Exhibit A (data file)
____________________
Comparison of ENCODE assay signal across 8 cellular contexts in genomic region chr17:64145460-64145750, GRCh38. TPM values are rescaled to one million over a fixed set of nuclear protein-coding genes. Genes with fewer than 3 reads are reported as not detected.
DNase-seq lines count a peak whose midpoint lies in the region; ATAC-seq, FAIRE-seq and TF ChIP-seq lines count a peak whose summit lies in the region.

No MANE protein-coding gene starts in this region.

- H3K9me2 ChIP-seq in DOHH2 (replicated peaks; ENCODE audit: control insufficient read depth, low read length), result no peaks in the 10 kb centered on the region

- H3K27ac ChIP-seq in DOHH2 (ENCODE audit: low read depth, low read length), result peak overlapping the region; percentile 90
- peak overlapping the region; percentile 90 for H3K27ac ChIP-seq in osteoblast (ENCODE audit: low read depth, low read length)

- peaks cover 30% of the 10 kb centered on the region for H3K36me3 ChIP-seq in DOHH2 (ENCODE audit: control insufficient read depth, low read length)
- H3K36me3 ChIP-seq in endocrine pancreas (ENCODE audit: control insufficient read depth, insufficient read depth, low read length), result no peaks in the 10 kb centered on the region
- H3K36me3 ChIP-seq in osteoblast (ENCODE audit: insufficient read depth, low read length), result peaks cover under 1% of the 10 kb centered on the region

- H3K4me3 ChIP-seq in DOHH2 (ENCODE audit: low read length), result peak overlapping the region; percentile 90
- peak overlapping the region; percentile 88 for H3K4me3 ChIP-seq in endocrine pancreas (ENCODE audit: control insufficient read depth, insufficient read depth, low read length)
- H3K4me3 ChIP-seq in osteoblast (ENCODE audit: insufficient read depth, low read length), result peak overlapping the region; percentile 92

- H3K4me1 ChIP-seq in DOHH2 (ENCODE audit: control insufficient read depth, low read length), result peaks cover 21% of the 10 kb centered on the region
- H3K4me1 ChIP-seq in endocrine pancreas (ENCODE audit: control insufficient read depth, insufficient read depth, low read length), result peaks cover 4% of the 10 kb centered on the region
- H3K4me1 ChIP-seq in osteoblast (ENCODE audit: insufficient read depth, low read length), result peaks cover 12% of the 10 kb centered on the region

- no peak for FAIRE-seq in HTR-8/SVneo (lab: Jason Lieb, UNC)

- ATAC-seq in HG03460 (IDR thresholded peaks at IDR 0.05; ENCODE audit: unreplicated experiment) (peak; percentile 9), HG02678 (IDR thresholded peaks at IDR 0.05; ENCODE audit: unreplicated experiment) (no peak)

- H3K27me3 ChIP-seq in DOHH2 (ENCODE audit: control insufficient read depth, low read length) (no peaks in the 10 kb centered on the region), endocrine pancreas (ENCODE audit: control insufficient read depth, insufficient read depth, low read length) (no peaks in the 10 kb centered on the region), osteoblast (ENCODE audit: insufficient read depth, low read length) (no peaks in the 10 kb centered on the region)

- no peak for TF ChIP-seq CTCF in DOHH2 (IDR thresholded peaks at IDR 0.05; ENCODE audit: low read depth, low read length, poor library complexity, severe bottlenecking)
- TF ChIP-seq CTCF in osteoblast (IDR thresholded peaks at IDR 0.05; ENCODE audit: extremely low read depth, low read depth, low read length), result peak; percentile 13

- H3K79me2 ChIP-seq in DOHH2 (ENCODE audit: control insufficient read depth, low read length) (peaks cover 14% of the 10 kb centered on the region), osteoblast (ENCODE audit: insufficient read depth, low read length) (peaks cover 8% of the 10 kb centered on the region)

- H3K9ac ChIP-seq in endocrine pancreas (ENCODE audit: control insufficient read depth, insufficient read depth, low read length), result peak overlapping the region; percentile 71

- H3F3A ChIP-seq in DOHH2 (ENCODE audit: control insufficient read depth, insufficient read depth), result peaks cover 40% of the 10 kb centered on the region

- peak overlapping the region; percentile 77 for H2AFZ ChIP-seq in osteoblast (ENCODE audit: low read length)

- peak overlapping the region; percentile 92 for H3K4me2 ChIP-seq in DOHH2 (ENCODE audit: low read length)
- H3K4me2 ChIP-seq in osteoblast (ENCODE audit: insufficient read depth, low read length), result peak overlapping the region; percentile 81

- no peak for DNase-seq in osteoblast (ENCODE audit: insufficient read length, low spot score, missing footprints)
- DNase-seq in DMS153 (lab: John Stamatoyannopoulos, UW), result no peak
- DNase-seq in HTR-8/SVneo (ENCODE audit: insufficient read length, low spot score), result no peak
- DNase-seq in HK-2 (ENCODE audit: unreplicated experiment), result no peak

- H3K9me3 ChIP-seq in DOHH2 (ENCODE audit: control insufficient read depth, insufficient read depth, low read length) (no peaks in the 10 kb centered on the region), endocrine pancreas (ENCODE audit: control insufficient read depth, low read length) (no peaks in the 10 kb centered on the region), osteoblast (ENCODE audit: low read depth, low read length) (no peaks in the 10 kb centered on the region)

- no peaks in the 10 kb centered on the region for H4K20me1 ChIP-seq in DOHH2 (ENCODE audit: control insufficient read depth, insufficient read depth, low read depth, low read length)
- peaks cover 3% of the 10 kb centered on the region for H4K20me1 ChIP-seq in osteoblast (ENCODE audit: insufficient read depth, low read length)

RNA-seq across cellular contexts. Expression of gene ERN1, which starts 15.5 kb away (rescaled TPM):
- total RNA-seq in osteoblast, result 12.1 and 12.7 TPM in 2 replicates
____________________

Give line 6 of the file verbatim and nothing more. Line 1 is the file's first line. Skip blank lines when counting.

- peak overlapping the region; percentile 90 for H3K27ac ChIP-seq in osteoblast (ENCODE audit: low read depth, low read length)